Nicene and Post-Nicene Fathers, Vol. II:Early Church Fathers Index Previous Next
City of God: Chapter 16
Chapter 16.—Of Equitable Rule.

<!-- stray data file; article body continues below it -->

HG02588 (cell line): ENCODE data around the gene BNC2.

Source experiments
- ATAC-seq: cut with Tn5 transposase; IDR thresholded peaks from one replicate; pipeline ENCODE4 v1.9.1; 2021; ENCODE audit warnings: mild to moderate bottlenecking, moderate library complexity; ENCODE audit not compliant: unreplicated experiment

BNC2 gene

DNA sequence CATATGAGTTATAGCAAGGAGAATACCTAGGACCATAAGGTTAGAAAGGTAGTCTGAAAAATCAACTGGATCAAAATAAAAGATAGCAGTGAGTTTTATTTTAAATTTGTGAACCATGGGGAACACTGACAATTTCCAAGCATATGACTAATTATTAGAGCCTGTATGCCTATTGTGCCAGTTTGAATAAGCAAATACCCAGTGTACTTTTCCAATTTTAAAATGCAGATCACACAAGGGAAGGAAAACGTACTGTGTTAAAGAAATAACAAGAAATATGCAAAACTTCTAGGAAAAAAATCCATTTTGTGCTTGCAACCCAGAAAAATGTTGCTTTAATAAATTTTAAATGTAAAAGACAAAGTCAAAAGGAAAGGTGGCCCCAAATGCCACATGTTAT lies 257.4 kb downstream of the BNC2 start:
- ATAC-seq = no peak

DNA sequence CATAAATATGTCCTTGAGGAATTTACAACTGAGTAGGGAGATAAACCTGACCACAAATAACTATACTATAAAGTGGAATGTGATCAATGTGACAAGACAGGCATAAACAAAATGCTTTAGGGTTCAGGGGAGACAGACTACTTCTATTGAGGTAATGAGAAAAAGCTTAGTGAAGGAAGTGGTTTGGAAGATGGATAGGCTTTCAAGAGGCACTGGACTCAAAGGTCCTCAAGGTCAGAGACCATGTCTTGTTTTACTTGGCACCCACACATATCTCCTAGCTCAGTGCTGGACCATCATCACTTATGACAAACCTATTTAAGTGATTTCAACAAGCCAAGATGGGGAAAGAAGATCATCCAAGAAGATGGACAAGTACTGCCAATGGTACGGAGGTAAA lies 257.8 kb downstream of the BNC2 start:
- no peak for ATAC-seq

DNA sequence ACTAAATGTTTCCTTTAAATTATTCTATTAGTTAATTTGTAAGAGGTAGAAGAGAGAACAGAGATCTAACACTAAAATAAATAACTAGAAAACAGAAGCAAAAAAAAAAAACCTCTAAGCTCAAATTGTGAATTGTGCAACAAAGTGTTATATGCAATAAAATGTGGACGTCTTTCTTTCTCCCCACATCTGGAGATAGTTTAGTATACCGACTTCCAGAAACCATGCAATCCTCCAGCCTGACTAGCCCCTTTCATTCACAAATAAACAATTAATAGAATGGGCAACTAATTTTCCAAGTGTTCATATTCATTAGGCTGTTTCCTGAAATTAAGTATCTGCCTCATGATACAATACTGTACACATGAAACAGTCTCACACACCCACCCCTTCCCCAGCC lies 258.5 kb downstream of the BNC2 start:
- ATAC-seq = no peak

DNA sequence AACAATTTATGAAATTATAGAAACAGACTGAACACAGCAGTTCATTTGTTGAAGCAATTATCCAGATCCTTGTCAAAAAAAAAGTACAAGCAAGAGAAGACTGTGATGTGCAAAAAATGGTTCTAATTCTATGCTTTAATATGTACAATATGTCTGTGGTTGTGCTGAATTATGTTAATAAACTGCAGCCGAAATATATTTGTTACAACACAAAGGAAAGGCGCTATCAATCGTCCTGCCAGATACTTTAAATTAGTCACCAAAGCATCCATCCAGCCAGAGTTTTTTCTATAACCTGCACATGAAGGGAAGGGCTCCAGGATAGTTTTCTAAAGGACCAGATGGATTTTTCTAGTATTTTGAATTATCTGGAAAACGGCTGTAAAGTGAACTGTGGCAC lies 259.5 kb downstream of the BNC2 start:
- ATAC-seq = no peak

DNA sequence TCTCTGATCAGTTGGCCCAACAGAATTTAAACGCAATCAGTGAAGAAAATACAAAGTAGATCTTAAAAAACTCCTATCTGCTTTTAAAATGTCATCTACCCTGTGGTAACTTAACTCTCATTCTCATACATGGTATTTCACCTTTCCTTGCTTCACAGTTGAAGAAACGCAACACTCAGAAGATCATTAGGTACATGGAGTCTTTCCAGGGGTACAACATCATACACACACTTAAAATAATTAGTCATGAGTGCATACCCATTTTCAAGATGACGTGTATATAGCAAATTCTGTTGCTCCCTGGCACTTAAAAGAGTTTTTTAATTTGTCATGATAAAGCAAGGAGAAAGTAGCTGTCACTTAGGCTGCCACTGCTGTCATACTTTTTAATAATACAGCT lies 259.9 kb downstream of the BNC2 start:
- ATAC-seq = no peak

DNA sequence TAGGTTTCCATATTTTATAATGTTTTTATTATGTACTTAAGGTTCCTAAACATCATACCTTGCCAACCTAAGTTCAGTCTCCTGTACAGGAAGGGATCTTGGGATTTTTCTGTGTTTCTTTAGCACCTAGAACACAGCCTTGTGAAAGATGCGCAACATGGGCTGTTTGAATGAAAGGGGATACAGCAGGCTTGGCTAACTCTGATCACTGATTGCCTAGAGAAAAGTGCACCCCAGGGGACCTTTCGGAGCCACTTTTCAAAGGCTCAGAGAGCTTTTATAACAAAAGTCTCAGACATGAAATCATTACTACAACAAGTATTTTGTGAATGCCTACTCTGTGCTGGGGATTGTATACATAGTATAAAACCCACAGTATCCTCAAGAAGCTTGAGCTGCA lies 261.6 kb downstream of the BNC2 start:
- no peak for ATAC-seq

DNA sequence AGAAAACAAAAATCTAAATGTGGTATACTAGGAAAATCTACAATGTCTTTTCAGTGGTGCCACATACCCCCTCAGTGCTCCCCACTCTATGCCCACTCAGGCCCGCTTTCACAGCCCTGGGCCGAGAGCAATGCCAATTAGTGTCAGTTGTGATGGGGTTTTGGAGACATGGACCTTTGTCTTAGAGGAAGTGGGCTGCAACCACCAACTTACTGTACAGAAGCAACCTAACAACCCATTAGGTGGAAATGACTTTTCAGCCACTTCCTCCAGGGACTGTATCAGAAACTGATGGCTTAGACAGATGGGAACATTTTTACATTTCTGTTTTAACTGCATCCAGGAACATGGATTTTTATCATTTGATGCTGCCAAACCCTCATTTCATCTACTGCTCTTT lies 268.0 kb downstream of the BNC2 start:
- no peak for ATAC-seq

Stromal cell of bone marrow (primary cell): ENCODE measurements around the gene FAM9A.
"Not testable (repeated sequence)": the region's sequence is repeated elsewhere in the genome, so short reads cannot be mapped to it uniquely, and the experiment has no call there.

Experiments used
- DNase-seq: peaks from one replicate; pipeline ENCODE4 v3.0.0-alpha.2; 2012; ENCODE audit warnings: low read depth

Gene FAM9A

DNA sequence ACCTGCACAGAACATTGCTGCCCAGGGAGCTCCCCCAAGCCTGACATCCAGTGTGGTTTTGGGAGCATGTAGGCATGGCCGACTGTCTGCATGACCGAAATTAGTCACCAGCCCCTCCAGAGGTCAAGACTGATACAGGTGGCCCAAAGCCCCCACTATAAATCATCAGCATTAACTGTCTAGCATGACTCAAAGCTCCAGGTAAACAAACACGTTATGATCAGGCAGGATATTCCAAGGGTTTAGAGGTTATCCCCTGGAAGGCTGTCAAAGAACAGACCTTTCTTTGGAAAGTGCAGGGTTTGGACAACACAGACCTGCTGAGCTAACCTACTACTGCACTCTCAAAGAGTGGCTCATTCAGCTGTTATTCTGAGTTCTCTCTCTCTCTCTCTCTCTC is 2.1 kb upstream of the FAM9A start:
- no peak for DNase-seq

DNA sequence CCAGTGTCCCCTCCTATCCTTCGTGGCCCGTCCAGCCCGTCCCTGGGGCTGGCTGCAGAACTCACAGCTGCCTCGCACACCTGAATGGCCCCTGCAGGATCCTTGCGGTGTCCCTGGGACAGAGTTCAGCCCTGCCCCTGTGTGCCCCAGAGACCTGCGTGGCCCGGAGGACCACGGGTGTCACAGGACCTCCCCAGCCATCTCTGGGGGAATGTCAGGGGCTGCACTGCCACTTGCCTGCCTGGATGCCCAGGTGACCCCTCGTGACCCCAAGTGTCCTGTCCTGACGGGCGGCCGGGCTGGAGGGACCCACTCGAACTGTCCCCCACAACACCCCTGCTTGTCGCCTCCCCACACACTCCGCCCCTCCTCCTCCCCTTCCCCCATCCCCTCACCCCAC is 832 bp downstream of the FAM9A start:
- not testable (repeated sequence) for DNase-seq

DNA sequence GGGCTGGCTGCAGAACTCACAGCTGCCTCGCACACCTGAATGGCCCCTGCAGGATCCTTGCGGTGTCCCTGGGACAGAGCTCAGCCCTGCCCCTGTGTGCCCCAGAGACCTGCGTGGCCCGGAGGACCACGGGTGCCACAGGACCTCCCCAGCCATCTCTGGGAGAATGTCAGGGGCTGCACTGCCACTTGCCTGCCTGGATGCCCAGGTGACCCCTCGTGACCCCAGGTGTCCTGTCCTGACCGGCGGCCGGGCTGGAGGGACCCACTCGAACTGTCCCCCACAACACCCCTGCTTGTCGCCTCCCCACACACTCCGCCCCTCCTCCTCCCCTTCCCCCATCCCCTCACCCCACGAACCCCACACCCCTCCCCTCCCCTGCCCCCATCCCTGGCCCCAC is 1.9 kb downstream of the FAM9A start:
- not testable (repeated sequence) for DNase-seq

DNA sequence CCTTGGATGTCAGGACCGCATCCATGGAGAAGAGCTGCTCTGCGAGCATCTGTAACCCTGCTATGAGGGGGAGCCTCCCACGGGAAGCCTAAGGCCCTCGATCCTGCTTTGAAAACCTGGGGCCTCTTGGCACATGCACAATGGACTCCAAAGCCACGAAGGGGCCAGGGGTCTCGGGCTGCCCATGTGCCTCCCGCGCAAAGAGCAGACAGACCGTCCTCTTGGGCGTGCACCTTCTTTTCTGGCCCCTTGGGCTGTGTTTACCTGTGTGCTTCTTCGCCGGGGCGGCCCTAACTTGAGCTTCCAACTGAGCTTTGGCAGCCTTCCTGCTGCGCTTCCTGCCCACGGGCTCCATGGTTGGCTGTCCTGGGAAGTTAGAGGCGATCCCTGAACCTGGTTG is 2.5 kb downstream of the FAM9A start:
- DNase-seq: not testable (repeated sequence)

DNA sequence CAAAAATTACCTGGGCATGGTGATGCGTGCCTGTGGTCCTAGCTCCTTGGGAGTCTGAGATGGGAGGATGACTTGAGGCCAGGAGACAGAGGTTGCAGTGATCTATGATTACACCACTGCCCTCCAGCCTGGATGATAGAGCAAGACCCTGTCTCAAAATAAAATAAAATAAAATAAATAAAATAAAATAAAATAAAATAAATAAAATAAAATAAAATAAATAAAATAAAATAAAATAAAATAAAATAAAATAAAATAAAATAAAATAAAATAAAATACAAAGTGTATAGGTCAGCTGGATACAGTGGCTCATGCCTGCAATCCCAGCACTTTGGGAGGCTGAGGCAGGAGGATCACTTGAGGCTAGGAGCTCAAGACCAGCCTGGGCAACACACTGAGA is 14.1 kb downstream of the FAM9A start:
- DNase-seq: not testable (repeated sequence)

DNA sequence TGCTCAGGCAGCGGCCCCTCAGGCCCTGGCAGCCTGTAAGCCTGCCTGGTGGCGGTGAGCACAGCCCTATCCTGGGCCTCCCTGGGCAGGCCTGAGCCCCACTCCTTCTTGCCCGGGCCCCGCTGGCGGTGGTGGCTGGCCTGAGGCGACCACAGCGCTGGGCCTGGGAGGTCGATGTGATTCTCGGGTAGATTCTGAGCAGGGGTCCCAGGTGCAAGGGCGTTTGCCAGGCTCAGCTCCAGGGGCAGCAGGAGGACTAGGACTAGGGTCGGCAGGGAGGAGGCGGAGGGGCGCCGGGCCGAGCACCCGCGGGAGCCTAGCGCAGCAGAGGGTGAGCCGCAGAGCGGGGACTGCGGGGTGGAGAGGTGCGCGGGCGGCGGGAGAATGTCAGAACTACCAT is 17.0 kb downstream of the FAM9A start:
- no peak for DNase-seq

And therefore, although our righteous fathers 1289 had slaves, and administered their domestic affairs so as to distinguish between the condition of slaves and the heirship of sons in regard to the blessings of this life, yet in regard to the worship of God, in whom we hope for eternal blessings, they took an equally loving oversight of all the members of their household. And this is so much in accordance with the natural order, that the head of the household was called paterfamilias; and this name has been so generally accepted, that even those whose rule is unrighteous are glad to apply it to themselves. p. 412 But those who are true fathers of their households desire and endeavor that all the members of their household, equally with their own children, should worship and win God, and should come to that heavenly home in which the duty of ruling men is no longer necessary, because the duty of caring for their everlasting happiness has also ceased; but, until they reach that home, masters ought to feel their position of authority a greater burden than servants their service. And if any member of the family interrupts the domestic peace by disobedience, he is corrected either by word or blow, or some kind of just and legitimate punishment, such as society permits, that he may himself be the better for it, and be readjusted to the family harmony from which he had dislocated himself. For as it is not benevolent to give a man help at the expense of some greater benefit he might receive, so it is not innocent to spare a man at the risk of his falling into graver sin. To be innocent, we must not only do harm to no man, but also restrain him from sin or punish his sin, so that either the man himself who is punished may profit by his experience, or others be warned by his example. Since, then, the house ought to be the beginning or element of the city, and every beginning bears reference to some end of its own kind, and every element to the integrity of the whole of which it is an element, it follows plainly enough that domestic peace has a relation to civic peace,—in other words, that the well-ordered concord of domestic obedience and domestic rule has a relation to the well-ordered concord of civic obedience and civic rule. And therefore it follows, further, that the father of the family ought to frame his domestic rule in accordance with the law of the city, so that the household may be in harmony with the civic order.
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